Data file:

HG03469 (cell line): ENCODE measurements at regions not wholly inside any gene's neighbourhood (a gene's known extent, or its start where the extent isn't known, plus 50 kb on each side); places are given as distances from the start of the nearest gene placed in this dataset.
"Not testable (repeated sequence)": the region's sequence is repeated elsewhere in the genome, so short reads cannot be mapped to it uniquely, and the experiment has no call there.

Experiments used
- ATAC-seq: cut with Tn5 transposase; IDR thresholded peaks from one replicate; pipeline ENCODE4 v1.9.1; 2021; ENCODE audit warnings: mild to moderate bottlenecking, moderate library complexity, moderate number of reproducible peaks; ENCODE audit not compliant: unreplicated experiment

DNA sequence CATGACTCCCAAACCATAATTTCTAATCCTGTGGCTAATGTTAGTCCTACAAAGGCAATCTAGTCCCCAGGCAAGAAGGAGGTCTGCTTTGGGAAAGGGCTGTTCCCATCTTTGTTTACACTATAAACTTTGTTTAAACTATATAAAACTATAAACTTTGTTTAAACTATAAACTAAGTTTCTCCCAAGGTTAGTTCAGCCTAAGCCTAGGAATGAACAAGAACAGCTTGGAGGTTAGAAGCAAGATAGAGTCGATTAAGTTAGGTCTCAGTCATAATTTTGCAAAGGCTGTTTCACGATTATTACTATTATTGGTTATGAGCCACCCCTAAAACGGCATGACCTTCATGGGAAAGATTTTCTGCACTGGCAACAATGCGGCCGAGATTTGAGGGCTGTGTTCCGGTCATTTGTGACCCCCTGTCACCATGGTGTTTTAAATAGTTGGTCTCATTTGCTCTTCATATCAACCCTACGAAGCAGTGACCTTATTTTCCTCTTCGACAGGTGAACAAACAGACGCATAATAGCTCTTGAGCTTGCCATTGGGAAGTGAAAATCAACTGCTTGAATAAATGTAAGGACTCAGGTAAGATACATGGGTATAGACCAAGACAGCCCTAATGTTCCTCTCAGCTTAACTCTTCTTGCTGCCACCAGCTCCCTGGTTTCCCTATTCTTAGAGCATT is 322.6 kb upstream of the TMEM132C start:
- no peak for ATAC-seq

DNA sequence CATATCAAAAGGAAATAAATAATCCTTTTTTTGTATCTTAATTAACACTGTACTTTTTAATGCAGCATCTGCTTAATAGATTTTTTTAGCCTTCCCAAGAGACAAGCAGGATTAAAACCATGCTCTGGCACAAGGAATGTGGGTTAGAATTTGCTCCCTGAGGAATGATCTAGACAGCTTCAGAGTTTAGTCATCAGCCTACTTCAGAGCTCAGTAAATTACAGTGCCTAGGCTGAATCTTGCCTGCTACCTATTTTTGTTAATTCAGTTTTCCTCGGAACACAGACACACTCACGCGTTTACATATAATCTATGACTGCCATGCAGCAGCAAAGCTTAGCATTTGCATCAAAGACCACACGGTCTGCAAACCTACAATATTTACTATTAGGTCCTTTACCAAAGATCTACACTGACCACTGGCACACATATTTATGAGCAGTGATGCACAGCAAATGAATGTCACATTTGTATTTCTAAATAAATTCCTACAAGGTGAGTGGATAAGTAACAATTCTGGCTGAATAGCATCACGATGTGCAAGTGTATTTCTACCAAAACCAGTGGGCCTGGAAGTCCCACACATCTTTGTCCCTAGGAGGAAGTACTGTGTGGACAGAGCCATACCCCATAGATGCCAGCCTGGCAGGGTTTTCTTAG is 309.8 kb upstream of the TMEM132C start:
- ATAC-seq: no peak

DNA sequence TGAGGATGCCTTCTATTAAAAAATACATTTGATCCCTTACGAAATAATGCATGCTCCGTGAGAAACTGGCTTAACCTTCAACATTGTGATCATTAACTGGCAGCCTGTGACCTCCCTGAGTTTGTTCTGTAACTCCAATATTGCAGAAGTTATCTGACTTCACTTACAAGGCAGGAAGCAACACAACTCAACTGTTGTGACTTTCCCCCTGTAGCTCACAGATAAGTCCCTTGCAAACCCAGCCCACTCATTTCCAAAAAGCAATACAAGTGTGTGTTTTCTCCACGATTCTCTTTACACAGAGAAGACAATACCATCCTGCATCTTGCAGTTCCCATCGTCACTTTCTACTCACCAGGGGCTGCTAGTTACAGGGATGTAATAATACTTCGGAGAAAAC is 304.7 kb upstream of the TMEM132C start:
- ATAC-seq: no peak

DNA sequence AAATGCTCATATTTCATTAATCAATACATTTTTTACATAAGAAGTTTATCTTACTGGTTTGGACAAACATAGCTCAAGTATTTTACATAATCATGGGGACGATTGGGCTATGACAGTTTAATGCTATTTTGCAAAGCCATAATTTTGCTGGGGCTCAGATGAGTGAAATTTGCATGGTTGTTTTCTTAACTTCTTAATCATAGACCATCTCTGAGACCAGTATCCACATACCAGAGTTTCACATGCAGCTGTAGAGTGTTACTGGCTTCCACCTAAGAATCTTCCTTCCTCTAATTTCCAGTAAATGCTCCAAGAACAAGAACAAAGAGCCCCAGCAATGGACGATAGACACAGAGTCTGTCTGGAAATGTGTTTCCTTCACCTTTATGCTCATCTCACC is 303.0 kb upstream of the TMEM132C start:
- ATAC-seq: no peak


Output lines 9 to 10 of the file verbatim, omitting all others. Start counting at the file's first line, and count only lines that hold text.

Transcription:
DNA sequence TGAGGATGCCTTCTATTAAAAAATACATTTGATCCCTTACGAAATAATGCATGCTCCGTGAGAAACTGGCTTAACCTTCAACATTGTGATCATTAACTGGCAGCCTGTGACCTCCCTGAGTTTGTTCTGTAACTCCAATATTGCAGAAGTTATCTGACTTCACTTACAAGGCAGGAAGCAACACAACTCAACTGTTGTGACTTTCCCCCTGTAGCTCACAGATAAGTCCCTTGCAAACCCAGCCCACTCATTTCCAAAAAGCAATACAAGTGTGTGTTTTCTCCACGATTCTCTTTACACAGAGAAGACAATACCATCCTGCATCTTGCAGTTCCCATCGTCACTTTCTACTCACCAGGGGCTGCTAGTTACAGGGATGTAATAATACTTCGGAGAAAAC is 304.7 kb upstream of the TMEM132C start:
- ATAC-seq: no peak